When you find out you’re pregnant, one of the first things your doctor will probably want to discuss with you is how much weight you should gain over the course of your pregnancy. The guidelines say that most pregnant women should gain between 25 and 35 pounds – more if they start out underweight, less if they are overweight to begin with. How does that weight gain break down?
- 1 pound for the placenta
- 2 pounds for amniotic fluid
- 2 pounds for the increased weight of the uterus
- 1 pound for increased breast size
- 3 ½ pounds for increased blood volume
- 6 ½ pounds for maternal fat stores
- 6-7 ½ pounds for the full-term baby
All of this adds up to between 22 to 24 pounds that a healthy woman of normal weight can safely gain during her pregnancy. The operative term here is “normal weight”.
However, many women don’t start pregnancy at their ideal weights. For a woman who is very underweight, somewhat more weight gain may be optimal, and may be the natural outcome of eating enough nutritious food to nourish herself and her growing fetus.
A much more common problem, though, is that of the woman who starts her pregnancy overweight. One in five pregnant women (20%) are obese at the start their pregnancy. Gaining too much weight during pregnancy is one of the most preventable causes of complications, ranging from gestational diabetes to preeclampsia to overly large babies that require cesarean deliveries.
A woman who is overweight or obese can safely gain less than 25 pounds during her pregnancy as long as she eats a healthy diet. Keep in mind that “eating for two” should mean that you are eating twice as well, not twice as much. The fetus usually weighs less than 1/20 of its Mom’s weight. So for an overweight or obese woman, switching to the healthy diet she needs for pregnancy may actually mean a reduction in calories, and gaining less than the recommended amount or even losing weight may be the natural result. And, an obese pregnant woman shouldn’t get overly concerned about it. If you are obese, you already have a fluffy substrate or matrix upon which your pregnancy will grow. A numerical end-point, i.e., weight gain or loss, should not be used in obese pregnant women, but rather a healthy, balanced nutritional intake should take priority.
This is perfectly fine as long as your doctor agrees (always discuss matters related to your pregnancy with your own doctor, because your situation is unique), and as long as your diet contains all the necessary nutrients and fluids you and your baby need. I, as the principle investigator, have done the original research and have published the first and, to date, the only randomized clinical trial regarding the outcomes of nutritionally monitored obese pregnant women. A well-balanced diet is the way to go resulting in less problems during the pregnancy.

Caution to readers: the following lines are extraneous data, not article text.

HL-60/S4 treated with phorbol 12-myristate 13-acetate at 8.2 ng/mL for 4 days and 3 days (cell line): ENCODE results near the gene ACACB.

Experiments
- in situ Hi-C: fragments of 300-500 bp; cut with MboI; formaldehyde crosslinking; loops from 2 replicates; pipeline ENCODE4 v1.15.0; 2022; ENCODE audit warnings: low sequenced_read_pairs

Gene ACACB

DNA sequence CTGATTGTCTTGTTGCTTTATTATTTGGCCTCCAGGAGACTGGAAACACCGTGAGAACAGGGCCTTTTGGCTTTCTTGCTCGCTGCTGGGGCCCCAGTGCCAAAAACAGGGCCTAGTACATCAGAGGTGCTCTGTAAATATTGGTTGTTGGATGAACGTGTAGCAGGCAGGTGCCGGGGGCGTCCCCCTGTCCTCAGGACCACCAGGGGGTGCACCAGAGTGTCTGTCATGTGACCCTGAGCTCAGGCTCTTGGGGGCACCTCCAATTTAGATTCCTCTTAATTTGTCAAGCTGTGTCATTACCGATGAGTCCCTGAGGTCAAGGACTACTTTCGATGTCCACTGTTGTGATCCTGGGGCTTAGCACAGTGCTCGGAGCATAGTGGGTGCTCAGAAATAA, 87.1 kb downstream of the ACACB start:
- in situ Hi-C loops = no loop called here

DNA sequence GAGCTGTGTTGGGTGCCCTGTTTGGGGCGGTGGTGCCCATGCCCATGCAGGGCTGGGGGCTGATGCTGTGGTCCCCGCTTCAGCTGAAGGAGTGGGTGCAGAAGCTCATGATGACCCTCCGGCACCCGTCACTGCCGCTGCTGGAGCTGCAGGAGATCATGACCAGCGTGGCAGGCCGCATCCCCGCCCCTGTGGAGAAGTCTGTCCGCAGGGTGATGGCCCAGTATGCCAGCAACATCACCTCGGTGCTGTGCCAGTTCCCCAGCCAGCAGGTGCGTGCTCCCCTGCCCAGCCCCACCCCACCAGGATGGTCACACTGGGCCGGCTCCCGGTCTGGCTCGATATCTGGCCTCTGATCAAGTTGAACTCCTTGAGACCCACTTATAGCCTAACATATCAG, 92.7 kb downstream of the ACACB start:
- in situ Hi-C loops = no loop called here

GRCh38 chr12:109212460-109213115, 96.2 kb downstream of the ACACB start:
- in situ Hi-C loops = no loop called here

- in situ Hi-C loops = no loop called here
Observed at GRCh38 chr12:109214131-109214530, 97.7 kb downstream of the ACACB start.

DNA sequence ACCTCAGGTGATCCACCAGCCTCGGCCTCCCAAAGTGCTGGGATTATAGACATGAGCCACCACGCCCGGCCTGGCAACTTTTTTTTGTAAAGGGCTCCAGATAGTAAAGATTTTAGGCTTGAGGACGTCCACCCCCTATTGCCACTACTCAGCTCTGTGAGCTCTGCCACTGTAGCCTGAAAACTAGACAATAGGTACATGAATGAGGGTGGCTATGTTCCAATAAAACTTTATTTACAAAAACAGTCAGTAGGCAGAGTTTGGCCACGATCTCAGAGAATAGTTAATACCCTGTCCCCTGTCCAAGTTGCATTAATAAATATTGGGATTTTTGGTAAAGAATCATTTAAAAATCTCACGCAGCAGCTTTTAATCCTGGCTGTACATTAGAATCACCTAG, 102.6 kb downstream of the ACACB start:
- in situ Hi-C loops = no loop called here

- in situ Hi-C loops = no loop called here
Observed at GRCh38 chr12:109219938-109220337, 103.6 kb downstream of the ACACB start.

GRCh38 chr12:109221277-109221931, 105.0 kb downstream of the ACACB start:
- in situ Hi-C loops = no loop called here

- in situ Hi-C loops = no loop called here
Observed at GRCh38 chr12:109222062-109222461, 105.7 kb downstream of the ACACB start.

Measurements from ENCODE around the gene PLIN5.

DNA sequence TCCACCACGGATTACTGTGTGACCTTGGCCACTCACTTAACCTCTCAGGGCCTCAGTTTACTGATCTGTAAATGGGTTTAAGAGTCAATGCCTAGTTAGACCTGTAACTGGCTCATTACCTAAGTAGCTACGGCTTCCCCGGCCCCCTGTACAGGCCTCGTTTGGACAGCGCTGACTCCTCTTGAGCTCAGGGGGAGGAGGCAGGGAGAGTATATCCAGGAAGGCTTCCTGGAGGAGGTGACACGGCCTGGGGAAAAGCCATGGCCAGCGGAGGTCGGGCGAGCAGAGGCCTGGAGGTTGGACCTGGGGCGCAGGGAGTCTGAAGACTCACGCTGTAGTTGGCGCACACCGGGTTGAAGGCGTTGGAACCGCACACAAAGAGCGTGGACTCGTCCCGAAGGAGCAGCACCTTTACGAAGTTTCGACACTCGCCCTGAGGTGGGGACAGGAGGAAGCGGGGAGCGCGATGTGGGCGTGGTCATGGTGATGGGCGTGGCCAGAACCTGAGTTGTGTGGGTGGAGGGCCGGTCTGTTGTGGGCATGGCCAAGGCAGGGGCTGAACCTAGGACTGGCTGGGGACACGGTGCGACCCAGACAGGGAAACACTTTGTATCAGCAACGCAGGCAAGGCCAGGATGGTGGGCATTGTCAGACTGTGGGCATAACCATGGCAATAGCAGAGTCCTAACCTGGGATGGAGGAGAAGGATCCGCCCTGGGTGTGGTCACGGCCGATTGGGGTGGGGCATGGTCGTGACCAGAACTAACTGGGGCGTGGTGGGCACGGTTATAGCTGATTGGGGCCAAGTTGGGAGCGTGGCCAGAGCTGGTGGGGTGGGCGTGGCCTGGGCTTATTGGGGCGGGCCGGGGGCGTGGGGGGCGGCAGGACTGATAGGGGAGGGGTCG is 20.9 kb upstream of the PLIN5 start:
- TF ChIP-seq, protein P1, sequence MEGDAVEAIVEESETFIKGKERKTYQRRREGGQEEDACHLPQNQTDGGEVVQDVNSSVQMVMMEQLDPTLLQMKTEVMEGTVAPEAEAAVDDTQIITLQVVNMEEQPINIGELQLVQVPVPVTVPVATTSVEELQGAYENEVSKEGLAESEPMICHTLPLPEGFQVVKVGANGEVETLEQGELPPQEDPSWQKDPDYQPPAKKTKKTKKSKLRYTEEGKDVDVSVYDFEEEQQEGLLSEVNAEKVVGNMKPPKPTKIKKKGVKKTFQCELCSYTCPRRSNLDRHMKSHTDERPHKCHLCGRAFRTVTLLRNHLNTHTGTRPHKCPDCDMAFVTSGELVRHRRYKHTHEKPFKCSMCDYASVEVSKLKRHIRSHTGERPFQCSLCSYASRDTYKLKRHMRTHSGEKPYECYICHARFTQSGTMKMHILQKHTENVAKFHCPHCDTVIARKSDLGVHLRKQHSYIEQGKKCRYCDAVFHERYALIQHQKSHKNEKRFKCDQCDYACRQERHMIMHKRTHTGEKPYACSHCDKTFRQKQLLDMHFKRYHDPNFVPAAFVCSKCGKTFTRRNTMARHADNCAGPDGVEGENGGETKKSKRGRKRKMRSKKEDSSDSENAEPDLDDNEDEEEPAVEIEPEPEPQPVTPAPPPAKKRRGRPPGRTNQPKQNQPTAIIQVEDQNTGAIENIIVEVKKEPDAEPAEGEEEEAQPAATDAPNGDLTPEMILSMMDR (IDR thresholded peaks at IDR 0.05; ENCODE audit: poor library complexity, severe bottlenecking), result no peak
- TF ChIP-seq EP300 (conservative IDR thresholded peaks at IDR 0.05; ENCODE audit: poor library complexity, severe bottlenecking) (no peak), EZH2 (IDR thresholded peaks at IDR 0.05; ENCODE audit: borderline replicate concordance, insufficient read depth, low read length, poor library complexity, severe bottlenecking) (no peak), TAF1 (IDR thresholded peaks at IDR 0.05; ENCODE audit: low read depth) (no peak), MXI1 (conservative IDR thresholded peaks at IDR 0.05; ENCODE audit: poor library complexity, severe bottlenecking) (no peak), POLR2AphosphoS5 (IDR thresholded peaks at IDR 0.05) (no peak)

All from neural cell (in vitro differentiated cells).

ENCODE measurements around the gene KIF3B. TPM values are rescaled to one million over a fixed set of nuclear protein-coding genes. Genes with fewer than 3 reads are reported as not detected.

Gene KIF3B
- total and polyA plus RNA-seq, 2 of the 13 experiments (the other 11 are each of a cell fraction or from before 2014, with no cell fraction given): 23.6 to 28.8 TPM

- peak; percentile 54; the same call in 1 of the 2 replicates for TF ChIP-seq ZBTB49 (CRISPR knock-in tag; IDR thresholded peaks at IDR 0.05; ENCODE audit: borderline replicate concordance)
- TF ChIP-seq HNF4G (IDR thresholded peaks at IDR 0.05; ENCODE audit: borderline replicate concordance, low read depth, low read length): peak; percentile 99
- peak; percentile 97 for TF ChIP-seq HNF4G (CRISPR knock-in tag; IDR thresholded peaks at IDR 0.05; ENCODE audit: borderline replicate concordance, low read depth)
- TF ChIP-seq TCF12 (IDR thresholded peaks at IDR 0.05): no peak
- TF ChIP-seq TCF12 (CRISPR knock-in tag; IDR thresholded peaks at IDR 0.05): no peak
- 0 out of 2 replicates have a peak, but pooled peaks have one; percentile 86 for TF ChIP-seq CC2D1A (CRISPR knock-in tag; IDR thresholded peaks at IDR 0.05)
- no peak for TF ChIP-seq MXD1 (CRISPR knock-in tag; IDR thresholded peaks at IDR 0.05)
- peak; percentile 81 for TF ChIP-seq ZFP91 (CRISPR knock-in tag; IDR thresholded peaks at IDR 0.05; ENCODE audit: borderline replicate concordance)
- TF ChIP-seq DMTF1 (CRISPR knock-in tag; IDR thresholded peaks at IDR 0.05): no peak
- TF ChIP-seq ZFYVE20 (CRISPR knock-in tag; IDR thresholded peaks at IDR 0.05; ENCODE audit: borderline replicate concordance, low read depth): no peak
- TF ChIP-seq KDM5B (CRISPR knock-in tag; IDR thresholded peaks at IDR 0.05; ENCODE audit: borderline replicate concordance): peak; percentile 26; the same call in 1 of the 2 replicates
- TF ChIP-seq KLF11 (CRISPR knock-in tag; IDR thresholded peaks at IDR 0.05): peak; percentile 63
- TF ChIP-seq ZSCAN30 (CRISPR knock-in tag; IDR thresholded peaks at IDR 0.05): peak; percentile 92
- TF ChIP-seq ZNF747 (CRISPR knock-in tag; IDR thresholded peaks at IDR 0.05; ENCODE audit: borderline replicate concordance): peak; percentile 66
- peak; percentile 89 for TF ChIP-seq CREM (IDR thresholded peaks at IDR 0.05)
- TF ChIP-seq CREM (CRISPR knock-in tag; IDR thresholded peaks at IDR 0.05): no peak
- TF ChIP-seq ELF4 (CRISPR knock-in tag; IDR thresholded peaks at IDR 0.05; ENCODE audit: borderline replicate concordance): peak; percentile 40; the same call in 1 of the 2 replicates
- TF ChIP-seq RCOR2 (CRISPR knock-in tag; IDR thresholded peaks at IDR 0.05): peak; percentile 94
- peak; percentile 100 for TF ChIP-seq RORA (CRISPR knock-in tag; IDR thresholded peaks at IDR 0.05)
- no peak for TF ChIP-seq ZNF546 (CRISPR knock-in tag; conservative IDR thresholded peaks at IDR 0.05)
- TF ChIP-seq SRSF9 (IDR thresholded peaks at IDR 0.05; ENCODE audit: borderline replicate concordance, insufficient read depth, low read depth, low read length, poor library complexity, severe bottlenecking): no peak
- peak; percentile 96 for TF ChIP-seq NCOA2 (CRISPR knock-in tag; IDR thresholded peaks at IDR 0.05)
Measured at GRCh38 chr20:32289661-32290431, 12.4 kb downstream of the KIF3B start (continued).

A pregnant woman should be drinking lots of water – at least eight cups a day – and another four cups of skim milk, leaving very little room for soda or fruit juice (which are both mostly sugar). And eating all the fresh fruits, vegetables, lean meats, fish, and whole grains you need does not, for the most part, leave room for junk food.
The occasional treat is fine. A cup of coffee, a small serving of chocolate, and the like do not have to be abandoned entirely for nine months, and trying to do so would most likely set you up for failure anyway as the temptation to “cheat” would be too great. Tell yourself you can have treats – just not every day and not in large amounts.
Exercise will also help you feel better and keep your weight in check during pregnancy. Walking, swimming, and using a stationary bicycle are excellent exercises now. Keeping track of everything you eat and which exercise you perform each day and for how long can help you stay accountable and motivated.
Just because countless people – even strangers – will tell you that you “should” be gaining 25-35 pounds does not make this necessarily right for you. They don’t even know you! Talk to your doctor to determine whether you can safely gain less; delivering a baby in better shape than they were in nine months ago is a very real possibility for many women. See my book, Inside Information for Women, for much more information on this and other women’s health issues.
– Yvonne S. Thornton, M. D., M. P. H